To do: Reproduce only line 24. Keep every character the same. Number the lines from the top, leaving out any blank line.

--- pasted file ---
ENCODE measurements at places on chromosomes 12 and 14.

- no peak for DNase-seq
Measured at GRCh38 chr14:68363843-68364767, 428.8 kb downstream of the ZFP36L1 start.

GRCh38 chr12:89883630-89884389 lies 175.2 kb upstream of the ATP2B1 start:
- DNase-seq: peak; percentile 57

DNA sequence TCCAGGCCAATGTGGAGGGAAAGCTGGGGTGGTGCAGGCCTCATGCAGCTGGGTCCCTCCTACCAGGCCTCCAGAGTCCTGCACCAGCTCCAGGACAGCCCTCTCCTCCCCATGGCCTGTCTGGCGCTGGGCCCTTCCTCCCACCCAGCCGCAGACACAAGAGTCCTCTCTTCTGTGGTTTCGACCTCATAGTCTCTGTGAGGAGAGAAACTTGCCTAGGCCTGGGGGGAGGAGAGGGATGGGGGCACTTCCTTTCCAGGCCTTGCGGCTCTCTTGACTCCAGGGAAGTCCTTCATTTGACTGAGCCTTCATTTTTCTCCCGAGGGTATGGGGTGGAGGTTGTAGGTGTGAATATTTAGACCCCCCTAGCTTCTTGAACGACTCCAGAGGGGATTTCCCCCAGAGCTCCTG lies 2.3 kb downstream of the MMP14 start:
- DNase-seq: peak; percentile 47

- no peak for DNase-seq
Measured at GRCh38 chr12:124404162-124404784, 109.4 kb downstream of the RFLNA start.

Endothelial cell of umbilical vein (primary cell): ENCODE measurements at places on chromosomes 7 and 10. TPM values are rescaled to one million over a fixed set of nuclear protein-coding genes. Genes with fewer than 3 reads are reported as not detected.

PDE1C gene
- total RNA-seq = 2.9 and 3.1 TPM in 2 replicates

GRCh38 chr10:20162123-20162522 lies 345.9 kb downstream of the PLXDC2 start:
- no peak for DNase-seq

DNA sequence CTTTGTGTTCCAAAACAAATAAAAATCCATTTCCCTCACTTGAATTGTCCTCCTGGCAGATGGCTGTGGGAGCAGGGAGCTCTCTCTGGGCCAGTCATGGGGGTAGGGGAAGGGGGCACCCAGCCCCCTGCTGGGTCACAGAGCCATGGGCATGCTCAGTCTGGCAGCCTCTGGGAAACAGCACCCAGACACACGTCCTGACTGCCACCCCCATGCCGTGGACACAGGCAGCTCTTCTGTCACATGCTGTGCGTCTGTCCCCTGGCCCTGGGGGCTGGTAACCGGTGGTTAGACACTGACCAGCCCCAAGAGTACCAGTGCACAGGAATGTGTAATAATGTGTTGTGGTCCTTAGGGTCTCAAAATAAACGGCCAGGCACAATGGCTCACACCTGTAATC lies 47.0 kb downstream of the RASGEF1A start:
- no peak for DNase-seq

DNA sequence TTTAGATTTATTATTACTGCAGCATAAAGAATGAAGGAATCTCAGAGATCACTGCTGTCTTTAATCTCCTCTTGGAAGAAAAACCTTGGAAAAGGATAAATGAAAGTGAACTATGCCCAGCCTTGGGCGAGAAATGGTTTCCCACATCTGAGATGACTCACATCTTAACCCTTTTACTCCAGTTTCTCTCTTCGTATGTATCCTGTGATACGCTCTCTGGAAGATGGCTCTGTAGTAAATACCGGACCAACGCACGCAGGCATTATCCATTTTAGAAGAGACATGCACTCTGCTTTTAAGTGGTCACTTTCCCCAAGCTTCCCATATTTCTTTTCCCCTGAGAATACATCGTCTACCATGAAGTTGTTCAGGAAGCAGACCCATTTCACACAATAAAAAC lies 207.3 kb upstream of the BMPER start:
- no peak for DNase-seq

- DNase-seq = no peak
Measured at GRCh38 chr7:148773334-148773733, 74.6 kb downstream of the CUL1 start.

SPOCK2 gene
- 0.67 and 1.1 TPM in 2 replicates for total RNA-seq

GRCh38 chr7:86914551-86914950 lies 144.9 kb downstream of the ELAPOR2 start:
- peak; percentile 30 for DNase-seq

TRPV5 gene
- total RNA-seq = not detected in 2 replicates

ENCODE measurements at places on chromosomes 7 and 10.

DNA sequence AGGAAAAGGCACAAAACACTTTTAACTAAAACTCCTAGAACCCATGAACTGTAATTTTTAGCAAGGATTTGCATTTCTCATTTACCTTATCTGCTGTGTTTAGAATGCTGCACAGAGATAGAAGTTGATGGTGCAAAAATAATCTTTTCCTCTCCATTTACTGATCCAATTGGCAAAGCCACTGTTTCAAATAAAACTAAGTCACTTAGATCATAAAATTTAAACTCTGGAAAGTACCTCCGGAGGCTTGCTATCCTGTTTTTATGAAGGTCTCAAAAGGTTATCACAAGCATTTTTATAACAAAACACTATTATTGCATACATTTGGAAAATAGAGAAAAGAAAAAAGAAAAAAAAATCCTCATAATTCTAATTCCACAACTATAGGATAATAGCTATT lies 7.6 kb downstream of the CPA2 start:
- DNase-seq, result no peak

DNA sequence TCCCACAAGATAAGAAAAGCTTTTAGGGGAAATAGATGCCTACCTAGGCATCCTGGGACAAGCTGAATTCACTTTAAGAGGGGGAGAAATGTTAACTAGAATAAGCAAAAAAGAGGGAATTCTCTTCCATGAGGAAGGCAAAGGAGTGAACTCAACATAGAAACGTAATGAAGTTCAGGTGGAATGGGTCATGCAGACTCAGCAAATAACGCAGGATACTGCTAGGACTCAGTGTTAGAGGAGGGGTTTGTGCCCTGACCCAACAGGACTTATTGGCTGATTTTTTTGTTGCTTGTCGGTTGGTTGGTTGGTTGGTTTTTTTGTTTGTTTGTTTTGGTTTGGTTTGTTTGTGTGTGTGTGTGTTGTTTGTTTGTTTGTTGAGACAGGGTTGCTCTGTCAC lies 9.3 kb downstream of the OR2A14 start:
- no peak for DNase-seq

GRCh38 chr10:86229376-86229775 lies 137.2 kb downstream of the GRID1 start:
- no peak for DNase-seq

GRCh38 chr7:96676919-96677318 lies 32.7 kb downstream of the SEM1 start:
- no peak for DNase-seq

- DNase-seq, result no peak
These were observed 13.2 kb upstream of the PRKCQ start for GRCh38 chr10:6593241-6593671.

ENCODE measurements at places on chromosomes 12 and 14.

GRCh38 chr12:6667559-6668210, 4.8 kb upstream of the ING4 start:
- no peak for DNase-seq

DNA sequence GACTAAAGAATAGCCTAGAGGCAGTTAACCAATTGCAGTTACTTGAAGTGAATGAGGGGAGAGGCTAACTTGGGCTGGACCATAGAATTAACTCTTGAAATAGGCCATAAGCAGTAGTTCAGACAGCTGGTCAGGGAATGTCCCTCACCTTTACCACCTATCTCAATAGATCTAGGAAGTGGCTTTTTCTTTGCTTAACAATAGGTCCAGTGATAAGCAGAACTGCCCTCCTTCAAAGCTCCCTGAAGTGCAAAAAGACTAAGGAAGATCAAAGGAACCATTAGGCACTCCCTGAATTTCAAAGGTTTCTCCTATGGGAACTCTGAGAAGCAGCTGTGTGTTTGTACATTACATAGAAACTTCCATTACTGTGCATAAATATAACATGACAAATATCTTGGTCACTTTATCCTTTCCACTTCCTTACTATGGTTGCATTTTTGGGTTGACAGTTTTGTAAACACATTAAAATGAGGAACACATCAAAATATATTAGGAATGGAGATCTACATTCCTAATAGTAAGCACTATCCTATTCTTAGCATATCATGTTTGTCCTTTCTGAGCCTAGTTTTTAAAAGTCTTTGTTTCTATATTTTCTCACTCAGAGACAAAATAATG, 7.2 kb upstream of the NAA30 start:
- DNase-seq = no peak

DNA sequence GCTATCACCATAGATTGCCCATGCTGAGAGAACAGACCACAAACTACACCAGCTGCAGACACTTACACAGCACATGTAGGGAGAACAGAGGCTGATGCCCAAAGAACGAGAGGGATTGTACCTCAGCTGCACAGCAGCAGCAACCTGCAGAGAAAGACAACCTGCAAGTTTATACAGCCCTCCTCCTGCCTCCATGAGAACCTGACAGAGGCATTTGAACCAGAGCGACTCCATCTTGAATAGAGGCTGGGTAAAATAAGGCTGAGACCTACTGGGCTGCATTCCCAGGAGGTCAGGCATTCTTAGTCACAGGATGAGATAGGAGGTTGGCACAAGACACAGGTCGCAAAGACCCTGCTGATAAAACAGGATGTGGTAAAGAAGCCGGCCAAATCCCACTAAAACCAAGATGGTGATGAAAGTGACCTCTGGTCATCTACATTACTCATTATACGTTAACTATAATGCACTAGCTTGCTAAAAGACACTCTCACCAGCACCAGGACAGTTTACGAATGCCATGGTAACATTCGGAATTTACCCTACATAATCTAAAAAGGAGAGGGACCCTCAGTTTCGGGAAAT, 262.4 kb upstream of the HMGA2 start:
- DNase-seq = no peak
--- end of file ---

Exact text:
- peak; percentile 30 for DNase-seq